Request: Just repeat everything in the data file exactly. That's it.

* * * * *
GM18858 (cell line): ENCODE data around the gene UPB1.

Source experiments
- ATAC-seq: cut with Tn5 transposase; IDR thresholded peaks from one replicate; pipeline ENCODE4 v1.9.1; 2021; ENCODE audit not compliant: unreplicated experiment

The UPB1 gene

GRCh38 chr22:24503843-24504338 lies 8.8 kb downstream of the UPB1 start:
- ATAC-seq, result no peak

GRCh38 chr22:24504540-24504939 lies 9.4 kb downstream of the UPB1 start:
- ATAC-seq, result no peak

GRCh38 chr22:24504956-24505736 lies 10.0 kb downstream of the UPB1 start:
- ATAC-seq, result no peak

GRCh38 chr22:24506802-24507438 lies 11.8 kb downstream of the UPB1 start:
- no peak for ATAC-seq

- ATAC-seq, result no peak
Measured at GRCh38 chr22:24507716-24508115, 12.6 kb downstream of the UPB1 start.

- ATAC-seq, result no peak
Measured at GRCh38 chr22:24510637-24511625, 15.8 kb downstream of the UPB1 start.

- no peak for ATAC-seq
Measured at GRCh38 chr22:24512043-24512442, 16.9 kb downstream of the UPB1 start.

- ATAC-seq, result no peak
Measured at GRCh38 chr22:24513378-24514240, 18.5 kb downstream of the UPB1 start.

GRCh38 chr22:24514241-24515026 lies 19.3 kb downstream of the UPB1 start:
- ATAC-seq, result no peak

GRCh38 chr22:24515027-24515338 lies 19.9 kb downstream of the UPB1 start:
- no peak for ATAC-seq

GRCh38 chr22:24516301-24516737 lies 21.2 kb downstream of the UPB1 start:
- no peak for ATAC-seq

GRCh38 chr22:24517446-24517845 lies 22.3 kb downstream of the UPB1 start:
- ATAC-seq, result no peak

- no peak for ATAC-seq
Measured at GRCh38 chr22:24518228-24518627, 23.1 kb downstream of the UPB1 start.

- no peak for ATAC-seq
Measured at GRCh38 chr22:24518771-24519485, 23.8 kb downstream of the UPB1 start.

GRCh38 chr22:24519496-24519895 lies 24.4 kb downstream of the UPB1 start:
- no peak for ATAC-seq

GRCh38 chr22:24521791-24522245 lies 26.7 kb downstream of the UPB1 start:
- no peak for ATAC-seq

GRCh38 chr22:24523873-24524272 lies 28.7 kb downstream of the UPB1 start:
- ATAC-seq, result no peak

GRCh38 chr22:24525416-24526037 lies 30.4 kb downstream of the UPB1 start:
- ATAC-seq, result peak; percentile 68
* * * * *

GM18858 (cell line): ENCODE data around the gene UPB1.

Source experiments
- ATAC-seq: cut with Tn5 transposase; IDR thresholded peaks from one replicate; pipeline ENCODE4 v1.9.1; 2021; ENCODE audit not compliant: unreplicated experiment

The UPB1 gene

GRCh38 chr22:24503843-24504338 lies 8.8 kb downstream of the UPB1 start:
- ATAC-seq, result no peak

GRCh38 chr22:24504540-24504939 lies 9.4 kb downstream of the UPB1 start:
- ATAC-seq, result no peak

GRCh38 chr22:24504956-24505736 lies 10.0 kb downstream of the UPB1 start:
- ATAC-seq, result no peak

GRCh38 chr22:24506802-24507438 lies 11.8 kb downstream of the UPB1 start:
- no peak for ATAC-seq

- ATAC-seq, result no peak
Measured at GRCh38 chr22:24507716-24508115, 12.6 kb downstream of the UPB1 start.

- ATAC-seq, result no peak
Measured at GRCh38 chr22:24510637-24511625, 15.8 kb downstream of the UPB1 start.

- no peak for ATAC-seq
Measured at GRCh38 chr22:24512043-24512442, 16.9 kb downstream of the UPB1 start.

- ATAC-seq, result no peak
Measured at GRCh38 chr22:24513378-24514240, 18.5 kb downstream of the UPB1 start.

GRCh38 chr22:24514241-24515026 lies 19.3 kb downstream of the UPB1 start:
- ATAC-seq, result no peak

GRCh38 chr22:24515027-24515338 lies 19.9 kb downstream of the UPB1 start:
- no peak for ATAC-seq

GRCh38 chr22:24516301-24516737 lies 21.2 kb downstream of the UPB1 start:
- no peak for ATAC-seq

GRCh38 chr22:24517446-24517845 lies 22.3 kb downstream of the UPB1 start:
- ATAC-seq, result no peak

- no peak for ATAC-seq
Measured at GRCh38 chr22:24518228-24518627, 23.1 kb downstream of the UPB1 start.

- no peak for ATAC-seq
Measured at GRCh38 chr22:24518771-24519485, 23.8 kb downstream of the UPB1 start.

GRCh38 chr22:24519496-24519895 lies 24.4 kb downstream of the UPB1 start:
- no peak for ATAC-seq

GRCh38 chr22:24521791-24522245 lies 26.7 kb downstream of the UPB1 start:
- no peak for ATAC-seq

GRCh38 chr22:24523873-24524272 lies 28.7 kb downstream of the UPB1 start:
- ATAC-seq, result no peak

GRCh38 chr22:24525416-24526037 lies 30.4 kb downstream of the UPB1 start:
- ATAC-seq, result peak; percentile 68